Amy Culver - The Queen of Lean
January 14, 2011    

Creating a live-able plan

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Amy Culver

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Creating a live-able plan

So, here you are, the holidays are over and you're wondering how to get started on a weight loss plan.  It's tempting to go all out, eat very little, exercise a lot and get it all off in two months, right?

And you know that won't work any better now than it has in the past.  Your best bet, long term, is to create a live-able plan for yourself, a plan that you can truly live with.

The first question you need to ask is:  "Do I want to create a solid, healthy lifestyle for myself?"  I hope the answer is a resounding YES!

If this is the case, then you need to start right where you are and move forward at a comfortable pace.  Make small changes that add up and in just a couple of months you will be well on your way to a new, healthier you.

Let's start with exercise.  If you are currently sedentary, don't plan for an hour a day, five days a week.  Start with 20-30 minutes per day, three times a week.  Look for something you can enjoy, or at least tolerate.  I have a friend who recently tried a spinning class.  She called to tell me how much she hated it.  I was surprised and asked why.  It turns out she was pushing herself too hard.  I suggested that she mellow her pace a bit; work at a level of 6-8 on a scale of 10, staying closer to a 6 at first.  She tried it and called me back a week or so later to tell me that she now enjoyed the class a lot more.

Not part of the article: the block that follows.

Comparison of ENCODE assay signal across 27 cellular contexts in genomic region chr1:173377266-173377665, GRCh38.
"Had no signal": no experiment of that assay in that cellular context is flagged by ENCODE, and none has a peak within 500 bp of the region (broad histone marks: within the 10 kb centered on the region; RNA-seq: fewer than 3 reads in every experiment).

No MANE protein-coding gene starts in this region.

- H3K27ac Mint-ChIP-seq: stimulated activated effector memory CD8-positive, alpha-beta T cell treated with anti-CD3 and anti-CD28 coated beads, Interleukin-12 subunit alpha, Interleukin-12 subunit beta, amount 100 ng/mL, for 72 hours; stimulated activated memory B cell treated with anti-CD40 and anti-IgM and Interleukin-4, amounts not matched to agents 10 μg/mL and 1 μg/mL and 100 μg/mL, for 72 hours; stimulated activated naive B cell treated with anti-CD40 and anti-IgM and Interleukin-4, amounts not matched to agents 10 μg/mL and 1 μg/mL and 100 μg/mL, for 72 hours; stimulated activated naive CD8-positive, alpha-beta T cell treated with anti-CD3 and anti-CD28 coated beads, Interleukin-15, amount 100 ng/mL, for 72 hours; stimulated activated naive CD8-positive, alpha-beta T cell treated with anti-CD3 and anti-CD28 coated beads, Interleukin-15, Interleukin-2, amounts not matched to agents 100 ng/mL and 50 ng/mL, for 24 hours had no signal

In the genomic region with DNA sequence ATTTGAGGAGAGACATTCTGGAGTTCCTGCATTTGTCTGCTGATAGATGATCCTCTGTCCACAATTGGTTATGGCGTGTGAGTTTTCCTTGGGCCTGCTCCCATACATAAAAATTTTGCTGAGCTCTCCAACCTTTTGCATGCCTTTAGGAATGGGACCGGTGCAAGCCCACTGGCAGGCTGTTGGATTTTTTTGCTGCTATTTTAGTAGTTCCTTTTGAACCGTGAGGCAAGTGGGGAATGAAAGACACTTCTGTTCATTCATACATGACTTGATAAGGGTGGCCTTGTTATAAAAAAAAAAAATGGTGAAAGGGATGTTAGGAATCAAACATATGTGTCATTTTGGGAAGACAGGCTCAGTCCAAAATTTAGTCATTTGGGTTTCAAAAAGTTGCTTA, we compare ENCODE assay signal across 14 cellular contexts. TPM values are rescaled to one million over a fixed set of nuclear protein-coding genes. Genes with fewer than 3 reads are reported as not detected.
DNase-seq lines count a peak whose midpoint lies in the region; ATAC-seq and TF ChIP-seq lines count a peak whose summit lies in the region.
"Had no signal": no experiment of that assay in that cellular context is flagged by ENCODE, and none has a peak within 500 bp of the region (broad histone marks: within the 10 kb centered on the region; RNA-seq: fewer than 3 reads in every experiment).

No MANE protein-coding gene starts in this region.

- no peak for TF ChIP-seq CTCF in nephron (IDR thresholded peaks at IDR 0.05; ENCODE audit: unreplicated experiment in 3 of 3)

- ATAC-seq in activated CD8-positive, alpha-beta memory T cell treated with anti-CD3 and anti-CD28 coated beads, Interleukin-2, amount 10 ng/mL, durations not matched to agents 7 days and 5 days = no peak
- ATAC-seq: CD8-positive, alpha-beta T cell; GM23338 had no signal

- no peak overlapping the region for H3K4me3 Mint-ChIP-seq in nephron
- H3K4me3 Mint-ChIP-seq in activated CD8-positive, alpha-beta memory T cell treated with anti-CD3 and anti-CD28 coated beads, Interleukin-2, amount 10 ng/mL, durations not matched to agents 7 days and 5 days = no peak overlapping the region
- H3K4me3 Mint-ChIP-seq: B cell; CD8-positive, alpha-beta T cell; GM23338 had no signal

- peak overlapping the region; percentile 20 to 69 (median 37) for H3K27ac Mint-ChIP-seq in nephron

If you are already exercising but need to increase it a bit to get the weight loss moving, make one change at a time.  Use the F.I.T. formula:  Frequency – Intensity – Time.  Change only one at a time.  Frequency is how often you work out.  You can add one or two days a week, if there is room.  Intensity is how hard you work out.  Time is how long your workout sessions are.  If you are at 20-30 minutes, try adding 10-15 minutes to your workout time.

Regarding food, be careful about trying to restrict yourself too much.  The most important first step you can take is to start logging everything you eat.  This includes snacks and all of the "nibbles" you eat.  Most people have no idea how many calories they consume in a day.  Everything counts whether you count it or not.  Once you know how much you are consuming, you can make appropriate changes.  Remember, one pound is 3,500 calories.  If you are currently maintaining your weight, you can cut 500 calories per day and lose 1 pound per week.  That may not seem like much, but how does 52 pounds by next January sound?  I think most of us would be quite happy with that kind of success.

Take a look at what you are eating.  What can you eliminate?  How about some of the snacks and nibbles?  Can you cut back on some portions?  How about making some substitutions, such as low-fat for full-fat, or baked for fried?  If you try to remake your entire menu all at once, you will get overwhelmed.  Start with the foods you like and make them healthier with better ingredients.  Continue reworking and refining them over time and you will soon have a fantastic, healthy meal plan.

Remember:  don't turn your world upside down in a week.  That's not a plan you can stick to.  If you create a live-able plan, one step at a time, you will end up with something you can live with for the rest of your life.


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